That '98 VFR had 125k miles on it when a low miles '99 caught my eye on CL. That bike met a left turning car (I did not, phew!) at just under 40k miles. That same week another '99 showed up with 4334 miles on it. It sat in a garage most of it's life. The 9 year old bike looked showroom new. I got it home and went over it and did virtually everything on the lists presented on the maintenance thread but somehow it still felt like old tech. That bike didn't make it to 100k before the '11 N1k showed up. That one was totaled as you know and 2 weeks later a great deal on a new '14 appeared.

So in about 3 years or so maybe I'll be looking for something new. So far nothing that's been added to the Ninja line makes me want to go new. IF Honda came out with a ~500#, 125HP, 75'#, VFR I'd probably be all over it, 100k or not. If the N1k smoothed out the I4 and added a centerstand I'd be on it as well. 6 dimensional traction control? Meh. Smart phone interface? Meh. I read the reviews, I visit dealers from time to time but mostly, I just ride...
 

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Kenors, have you ever lost an engine on any of your high mile bikes, or come across anything that appeared to be an oil related failure?

I remember your Ninja getting totaled. I remember it bothering you as you really liked that bike.....something to do with a roundabout?...maybe? I remember it as being something way beyond your control. Anyone would have crashed under the circumstance.
 

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Discussion Starter #11
Never had an oil related issue. Never had a bike that used a drop of oil. Never had a 4-stroke bike that smoked. Since 1988 never had a plug issue.

I totaled my 2011 Ninja through momentary inattention. Farm country road I'd ridden dozens of times, slight left hand curve with some gravel due to gravel driveway, on the outside of the curve was a mailbox, field full of Canadian Snowgeese to the right. 35-40 mph, glanced at the geese, when I looked back I'd drifted to the outside of the curve and into the gravel, grabbed a handful of brakes just before hitting the mailbox post. According to my buddy my "glance" lasted 3-4 seconds. It's all on me. Distracted driving without even a device!
I did really like the '11 but getting the new '14 with bags 2 weeks later (for less than insurance paid me for the total of the '11) really helped ease the pain. :)
 
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The thing I keep seeing is folks switch to the more expensive longer lasting full synthetic and still do a similar shorter then recommended mileage cycle every 3 or 4 thousand, I think defeating the purpose of the longer wearing products,,. If you like changing oil and filters you might just as well use the regular oil IMHO,,!!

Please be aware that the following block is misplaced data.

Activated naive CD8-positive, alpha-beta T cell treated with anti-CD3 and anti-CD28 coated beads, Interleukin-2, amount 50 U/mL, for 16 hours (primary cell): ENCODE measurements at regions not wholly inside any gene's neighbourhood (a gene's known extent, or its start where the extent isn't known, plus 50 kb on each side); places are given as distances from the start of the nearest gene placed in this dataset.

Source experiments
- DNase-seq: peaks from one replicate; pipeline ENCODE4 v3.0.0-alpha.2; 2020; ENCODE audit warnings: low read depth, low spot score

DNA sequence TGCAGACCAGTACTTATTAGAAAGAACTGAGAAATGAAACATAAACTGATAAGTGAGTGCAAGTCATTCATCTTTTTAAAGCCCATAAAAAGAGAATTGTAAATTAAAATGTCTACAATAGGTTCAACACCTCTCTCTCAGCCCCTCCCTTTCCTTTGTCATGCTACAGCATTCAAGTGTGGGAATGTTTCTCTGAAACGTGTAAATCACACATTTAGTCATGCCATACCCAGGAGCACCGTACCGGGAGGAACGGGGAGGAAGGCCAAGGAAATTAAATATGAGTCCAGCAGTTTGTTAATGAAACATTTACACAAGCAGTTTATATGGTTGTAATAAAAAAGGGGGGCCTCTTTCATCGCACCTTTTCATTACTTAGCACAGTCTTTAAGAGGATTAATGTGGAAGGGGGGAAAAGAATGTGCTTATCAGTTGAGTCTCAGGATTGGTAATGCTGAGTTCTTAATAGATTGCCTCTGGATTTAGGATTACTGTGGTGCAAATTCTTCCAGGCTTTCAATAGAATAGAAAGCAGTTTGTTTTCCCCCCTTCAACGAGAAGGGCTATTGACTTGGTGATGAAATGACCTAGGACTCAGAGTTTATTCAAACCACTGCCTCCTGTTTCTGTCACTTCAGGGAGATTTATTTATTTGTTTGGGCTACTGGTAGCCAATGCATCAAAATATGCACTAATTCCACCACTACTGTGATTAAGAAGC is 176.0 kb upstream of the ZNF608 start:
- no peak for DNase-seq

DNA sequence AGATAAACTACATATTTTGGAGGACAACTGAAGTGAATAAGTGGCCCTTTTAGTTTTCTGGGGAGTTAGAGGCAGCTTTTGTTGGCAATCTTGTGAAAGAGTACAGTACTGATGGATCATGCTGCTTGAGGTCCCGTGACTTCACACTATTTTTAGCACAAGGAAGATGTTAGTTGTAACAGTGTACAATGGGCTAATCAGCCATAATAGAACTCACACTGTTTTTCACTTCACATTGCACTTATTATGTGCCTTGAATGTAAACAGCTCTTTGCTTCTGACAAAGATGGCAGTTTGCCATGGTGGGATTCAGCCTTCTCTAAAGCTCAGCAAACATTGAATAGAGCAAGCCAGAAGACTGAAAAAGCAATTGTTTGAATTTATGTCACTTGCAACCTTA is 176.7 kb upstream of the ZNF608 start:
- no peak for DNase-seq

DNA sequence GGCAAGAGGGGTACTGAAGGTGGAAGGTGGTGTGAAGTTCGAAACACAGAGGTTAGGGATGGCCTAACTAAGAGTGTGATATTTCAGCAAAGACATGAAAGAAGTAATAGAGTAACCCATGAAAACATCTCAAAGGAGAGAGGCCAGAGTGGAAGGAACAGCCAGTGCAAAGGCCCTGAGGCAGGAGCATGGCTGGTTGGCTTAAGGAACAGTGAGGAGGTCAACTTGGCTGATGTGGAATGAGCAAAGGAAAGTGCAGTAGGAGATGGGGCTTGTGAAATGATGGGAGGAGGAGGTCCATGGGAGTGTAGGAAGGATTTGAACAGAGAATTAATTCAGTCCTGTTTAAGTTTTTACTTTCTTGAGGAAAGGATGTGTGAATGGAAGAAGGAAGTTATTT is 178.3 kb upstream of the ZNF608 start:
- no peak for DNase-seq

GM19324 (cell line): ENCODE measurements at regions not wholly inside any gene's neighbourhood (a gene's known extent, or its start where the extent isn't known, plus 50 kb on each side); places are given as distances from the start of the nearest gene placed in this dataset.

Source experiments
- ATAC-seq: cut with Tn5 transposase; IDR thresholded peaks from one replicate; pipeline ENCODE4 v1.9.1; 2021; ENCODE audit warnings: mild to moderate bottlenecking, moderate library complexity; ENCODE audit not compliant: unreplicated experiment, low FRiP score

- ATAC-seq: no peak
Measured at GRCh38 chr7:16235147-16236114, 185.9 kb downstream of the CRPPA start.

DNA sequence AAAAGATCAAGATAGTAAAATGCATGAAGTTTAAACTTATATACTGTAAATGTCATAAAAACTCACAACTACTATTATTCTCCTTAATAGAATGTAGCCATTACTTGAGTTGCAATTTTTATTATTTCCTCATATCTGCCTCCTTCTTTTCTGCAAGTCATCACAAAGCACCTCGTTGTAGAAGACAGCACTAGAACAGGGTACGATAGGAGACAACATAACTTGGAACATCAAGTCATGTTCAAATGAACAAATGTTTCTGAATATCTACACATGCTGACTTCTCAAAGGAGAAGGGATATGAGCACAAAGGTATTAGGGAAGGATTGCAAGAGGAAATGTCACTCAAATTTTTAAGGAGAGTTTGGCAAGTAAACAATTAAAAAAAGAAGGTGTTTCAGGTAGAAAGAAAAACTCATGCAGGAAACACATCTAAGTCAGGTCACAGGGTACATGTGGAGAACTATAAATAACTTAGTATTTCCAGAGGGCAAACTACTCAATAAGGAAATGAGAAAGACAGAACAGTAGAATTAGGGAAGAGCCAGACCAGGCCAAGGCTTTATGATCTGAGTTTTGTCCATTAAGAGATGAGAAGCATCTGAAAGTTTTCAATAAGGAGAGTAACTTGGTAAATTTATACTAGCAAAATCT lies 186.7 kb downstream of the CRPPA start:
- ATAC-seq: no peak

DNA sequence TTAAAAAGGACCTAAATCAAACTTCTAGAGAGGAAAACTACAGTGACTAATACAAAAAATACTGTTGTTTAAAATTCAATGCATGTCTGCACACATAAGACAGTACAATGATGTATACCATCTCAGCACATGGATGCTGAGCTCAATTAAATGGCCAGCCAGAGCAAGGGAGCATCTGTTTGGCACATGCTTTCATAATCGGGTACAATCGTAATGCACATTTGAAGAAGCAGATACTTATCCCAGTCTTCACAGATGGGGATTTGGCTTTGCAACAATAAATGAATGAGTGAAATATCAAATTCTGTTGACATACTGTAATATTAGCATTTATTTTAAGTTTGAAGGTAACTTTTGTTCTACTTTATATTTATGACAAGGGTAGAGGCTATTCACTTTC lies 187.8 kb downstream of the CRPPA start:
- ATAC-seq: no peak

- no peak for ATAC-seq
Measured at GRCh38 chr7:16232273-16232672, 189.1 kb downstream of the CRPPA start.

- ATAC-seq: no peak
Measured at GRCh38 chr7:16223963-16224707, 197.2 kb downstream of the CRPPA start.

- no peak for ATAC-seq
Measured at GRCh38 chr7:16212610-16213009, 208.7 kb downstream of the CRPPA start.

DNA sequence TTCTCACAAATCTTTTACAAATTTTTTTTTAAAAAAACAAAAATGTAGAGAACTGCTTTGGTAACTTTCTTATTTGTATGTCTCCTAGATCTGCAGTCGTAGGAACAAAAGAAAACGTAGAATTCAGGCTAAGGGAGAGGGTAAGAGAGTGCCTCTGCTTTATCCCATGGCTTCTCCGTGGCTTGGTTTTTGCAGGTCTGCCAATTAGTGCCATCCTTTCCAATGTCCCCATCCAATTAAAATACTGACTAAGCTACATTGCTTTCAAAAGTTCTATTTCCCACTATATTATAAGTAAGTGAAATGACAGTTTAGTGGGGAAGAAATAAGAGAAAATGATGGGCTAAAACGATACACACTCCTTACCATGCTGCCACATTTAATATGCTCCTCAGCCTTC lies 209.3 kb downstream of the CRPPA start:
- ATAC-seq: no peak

Ive decided on full synthetic every 10,000 Km or 6200 mi. and not a day earlier and don't loose any sleep over that interval schedule,,.

As far as the dealer recommended Maintenance, you can quickly spend the value of the bike on what they recommend,,. Case in point is my $1140.00 CAD=$870.00 USD valve check today,,.
 

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Lag, I'm guilty of that. I believe many of us have such well defined seasons. I look looking at my maintenance books, and a year and a half has gone by, with few miles on either bike.

So, I make the decision to change the oil. My wal mart had several brands and price points. The last time I bought oil, it was 5.95, per quart, for the regular motorcycle approved oil and 7.95 for a quart of the highly rated, fully synthetic. Meaning I save about 8.00, all in, by not buying the top of the line oil. Really, that's what I should do. No sense wasting money. You know how that story ends. I buy the good stuff, hoping this season will be different and I do get to use it for the extra miles its capable of.

That's the sample I should send in. The one with 2500 miles, and a year and a half time. I wonder how one of those would be?
 

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Good point RC,,,,,,,,,,,,I put on 25000 Km's last season so that = 2.5 oil changes,,. Were I putting on less then 10,000 Kms per season I might likely revert to an annual oil change just prior to parking the bike for the season,,.
My car oil has been in for 2 years due to low Km's,,. It still does not meet the recommended mileage from the dealer, probable change it out shortly however I'm not big on doing dealer recommended maintenance right on schedule and so far its never hurt me,,.

I'm just curious what others have paid for there Valve adjustments?